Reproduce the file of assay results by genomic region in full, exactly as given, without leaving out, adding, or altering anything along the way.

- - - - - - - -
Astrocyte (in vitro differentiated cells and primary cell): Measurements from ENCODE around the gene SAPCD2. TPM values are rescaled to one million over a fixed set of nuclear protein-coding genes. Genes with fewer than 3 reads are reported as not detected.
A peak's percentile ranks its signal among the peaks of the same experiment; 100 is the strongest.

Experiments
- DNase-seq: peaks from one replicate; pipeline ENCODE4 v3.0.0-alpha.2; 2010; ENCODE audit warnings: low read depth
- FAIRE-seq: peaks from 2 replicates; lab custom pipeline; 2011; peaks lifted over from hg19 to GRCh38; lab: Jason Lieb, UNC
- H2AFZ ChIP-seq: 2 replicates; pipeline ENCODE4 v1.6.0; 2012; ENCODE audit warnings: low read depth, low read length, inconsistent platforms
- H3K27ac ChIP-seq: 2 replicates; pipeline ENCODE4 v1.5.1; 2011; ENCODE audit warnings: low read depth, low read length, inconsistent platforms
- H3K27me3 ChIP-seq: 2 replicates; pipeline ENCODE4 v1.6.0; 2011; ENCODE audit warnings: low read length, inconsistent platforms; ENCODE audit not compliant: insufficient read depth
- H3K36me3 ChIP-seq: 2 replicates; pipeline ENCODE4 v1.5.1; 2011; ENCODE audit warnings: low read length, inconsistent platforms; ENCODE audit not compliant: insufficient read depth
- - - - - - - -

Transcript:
Astrocyte (in vitro differentiated cells and primary cell): Measurements from ENCODE around the gene SAPCD2. TPM values are rescaled to one million over a fixed set of nuclear protein-coding genes. Genes with fewer than 3 reads are reported as not detected.
A peak's percentile ranks its signal among the peaks of the same experiment; 100 is the strongest.

Experiments
- DNase-seq: peaks from one replicate; pipeline ENCODE4 v3.0.0-alpha.2; 2010; ENCODE audit warnings: low read depth
- FAIRE-seq: peaks from 2 replicates; lab custom pipeline; 2011; peaks lifted over from hg19 to GRCh38; lab: Jason Lieb, UNC
- H2AFZ ChIP-seq: 2 replicates; pipeline ENCODE4 v1.6.0; 2012; ENCODE audit warnings: low read depth, low read length, inconsistent platforms
- H3K27ac ChIP-seq: 2 replicates; pipeline ENCODE4 v1.5.1; 2011; ENCODE audit warnings: low read depth, low read length, inconsistent platforms
- H3K27me3 ChIP-seq: 2 replicates; pipeline ENCODE4 v1.6.0; 2011; ENCODE audit warnings: low read length, inconsistent platforms; ENCODE audit not compliant: insufficient read depth
- H3K36me3 ChIP-seq: 2 replicates; pipeline ENCODE4 v1.5.1; 2011; ENCODE audit warnings: low read length, inconsistent platforms; ENCODE audit not compliant: insufficient read depth